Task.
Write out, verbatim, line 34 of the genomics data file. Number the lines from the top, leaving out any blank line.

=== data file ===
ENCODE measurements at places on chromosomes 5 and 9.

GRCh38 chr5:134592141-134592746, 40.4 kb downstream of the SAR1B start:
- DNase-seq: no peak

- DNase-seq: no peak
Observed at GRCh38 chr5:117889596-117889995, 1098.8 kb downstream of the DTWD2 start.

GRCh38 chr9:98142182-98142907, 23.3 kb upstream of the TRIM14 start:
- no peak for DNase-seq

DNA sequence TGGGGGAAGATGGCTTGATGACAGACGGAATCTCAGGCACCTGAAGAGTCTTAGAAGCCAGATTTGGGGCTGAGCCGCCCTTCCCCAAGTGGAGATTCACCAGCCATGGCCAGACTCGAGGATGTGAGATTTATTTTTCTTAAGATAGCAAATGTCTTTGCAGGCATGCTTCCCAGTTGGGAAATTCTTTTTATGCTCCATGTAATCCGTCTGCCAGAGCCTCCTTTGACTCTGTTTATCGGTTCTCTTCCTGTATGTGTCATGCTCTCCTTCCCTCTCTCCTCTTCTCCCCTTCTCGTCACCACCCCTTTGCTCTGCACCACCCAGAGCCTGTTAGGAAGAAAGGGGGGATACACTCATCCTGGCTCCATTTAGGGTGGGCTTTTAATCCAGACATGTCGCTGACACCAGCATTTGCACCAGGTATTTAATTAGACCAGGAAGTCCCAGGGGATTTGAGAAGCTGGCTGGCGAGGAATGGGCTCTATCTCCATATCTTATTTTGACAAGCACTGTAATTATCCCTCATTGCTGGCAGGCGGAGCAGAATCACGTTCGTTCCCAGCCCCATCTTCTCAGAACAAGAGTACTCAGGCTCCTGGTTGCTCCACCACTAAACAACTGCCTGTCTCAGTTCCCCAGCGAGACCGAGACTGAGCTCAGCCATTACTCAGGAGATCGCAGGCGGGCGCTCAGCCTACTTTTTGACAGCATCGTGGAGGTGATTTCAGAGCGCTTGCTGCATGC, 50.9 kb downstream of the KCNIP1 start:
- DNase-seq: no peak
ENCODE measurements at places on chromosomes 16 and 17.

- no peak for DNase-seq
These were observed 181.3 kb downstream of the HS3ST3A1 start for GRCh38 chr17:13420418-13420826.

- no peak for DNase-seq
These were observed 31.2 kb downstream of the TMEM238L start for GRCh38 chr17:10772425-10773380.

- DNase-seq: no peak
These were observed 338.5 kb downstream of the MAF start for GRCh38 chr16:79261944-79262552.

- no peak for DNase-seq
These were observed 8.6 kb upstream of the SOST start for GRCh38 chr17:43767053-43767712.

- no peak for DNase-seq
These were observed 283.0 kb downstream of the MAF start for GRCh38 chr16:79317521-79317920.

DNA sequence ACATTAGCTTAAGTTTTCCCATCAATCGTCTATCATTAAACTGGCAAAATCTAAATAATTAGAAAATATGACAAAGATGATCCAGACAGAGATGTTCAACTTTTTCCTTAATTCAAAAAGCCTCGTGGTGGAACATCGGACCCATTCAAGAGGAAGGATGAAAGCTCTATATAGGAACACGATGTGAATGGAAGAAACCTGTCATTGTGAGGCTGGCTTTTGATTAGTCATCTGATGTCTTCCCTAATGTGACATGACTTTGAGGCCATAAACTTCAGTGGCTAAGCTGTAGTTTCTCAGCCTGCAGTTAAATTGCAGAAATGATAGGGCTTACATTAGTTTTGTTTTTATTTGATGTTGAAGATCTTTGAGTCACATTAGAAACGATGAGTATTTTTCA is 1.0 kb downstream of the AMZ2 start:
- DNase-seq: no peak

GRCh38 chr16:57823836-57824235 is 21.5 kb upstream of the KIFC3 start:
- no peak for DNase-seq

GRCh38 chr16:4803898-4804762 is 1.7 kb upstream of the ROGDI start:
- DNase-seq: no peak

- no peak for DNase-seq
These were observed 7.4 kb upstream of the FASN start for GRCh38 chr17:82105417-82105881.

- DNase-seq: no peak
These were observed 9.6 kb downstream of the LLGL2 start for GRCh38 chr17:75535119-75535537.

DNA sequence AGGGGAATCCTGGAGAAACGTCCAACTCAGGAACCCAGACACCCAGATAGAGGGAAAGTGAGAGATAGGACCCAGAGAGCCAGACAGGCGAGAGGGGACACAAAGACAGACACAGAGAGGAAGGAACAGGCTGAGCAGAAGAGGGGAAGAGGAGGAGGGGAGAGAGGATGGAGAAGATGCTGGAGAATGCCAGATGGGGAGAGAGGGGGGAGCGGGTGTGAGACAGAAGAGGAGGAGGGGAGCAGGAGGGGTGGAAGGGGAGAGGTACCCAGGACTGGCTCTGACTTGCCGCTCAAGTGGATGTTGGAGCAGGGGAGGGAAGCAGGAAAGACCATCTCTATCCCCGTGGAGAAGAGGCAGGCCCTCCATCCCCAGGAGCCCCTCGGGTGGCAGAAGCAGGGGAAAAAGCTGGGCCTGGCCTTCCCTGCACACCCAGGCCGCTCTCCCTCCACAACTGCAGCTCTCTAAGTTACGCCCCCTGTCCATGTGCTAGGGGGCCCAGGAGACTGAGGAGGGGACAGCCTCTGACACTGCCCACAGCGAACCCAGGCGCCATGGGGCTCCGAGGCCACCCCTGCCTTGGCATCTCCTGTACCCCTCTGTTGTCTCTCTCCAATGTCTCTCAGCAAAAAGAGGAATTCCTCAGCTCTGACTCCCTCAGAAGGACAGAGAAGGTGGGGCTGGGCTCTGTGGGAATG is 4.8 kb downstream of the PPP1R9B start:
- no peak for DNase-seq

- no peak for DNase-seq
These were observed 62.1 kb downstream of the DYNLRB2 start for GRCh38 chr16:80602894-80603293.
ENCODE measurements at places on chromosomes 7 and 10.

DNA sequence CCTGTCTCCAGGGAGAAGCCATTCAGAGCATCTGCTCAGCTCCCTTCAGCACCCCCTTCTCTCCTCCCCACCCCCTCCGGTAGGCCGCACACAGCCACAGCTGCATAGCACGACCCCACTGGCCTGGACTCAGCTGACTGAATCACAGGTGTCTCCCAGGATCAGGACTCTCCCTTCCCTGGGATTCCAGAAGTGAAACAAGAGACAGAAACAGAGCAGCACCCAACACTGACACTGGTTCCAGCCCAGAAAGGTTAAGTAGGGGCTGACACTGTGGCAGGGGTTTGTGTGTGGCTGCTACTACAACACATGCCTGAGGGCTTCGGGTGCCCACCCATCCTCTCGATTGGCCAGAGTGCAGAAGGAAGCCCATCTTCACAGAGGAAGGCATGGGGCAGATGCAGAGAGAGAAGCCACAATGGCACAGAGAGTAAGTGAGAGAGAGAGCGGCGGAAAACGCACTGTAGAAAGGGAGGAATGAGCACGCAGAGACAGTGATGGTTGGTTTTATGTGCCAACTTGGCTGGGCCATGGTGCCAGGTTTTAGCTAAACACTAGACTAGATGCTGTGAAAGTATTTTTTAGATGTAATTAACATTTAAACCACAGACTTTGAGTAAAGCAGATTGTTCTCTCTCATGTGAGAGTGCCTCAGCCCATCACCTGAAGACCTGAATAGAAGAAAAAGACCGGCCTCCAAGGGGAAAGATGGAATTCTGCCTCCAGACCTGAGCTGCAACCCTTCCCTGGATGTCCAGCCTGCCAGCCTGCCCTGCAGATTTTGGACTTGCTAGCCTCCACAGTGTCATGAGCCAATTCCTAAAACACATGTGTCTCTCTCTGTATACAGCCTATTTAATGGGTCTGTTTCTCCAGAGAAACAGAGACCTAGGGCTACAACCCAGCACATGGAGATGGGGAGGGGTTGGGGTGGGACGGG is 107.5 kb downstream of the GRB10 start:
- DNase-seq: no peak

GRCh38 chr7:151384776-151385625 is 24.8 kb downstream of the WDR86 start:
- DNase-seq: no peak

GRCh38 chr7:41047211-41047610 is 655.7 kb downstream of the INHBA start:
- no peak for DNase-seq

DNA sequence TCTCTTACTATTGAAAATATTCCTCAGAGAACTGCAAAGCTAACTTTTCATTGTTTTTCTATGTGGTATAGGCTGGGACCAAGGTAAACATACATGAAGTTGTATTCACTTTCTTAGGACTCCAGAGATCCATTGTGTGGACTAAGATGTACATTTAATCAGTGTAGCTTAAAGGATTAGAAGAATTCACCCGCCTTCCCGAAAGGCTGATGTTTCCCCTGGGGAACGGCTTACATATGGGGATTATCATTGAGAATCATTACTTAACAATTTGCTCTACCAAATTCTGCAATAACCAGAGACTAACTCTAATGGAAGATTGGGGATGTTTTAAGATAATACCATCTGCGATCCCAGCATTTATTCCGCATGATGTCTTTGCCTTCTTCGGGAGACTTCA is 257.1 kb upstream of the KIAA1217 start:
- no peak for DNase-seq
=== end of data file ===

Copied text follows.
These were observed 62.1 kb downstream of the DYNLRB2 start for GRCh38 chr16:80602894-80603293.